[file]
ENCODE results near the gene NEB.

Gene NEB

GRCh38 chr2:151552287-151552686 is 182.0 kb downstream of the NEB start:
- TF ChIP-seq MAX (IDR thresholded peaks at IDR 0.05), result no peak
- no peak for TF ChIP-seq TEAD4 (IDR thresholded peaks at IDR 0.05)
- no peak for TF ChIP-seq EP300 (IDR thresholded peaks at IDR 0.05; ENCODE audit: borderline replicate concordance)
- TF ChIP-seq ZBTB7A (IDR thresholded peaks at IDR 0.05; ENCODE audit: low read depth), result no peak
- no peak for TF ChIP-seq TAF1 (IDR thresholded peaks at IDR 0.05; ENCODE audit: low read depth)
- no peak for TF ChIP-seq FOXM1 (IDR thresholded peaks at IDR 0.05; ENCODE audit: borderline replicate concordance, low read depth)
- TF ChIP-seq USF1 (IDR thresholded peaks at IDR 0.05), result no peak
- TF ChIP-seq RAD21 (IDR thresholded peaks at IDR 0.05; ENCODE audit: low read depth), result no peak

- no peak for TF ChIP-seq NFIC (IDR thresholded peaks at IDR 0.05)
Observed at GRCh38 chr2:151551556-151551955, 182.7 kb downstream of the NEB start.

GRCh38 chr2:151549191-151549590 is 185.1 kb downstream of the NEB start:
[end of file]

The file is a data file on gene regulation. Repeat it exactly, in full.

ENCODE results near the gene NEB.

Gene NEB

GRCh38 chr2:151552287-151552686 is 182.0 kb downstream of the NEB start:
- TF ChIP-seq MAX (IDR thresholded peaks at IDR 0.05), result no peak
- no peak for TF ChIP-seq TEAD4 (IDR thresholded peaks at IDR 0.05)
- no peak for TF ChIP-seq EP300 (IDR thresholded peaks at IDR 0.05; ENCODE audit: borderline replicate concordance)
- TF ChIP-seq ZBTB7A (IDR thresholded peaks at IDR 0.05; ENCODE audit: low read depth), result no peak
- no peak for TF ChIP-seq TAF1 (IDR thresholded peaks at IDR 0.05; ENCODE audit: low read depth)
- no peak for TF ChIP-seq FOXM1 (IDR thresholded peaks at IDR 0.05; ENCODE audit: borderline replicate concordance, low read depth)
- TF ChIP-seq USF1 (IDR thresholded peaks at IDR 0.05), result no peak
- TF ChIP-seq RAD21 (IDR thresholded peaks at IDR 0.05; ENCODE audit: low read depth), result no peak

- no peak for TF ChIP-seq NFIC (IDR thresholded peaks at IDR 0.05)
Observed at GRCh38 chr2:151551556-151551955, 182.7 kb downstream of the NEB start.

GRCh38 chr2:151549191-151549590 is 185.1 kb downstream of the NEB start: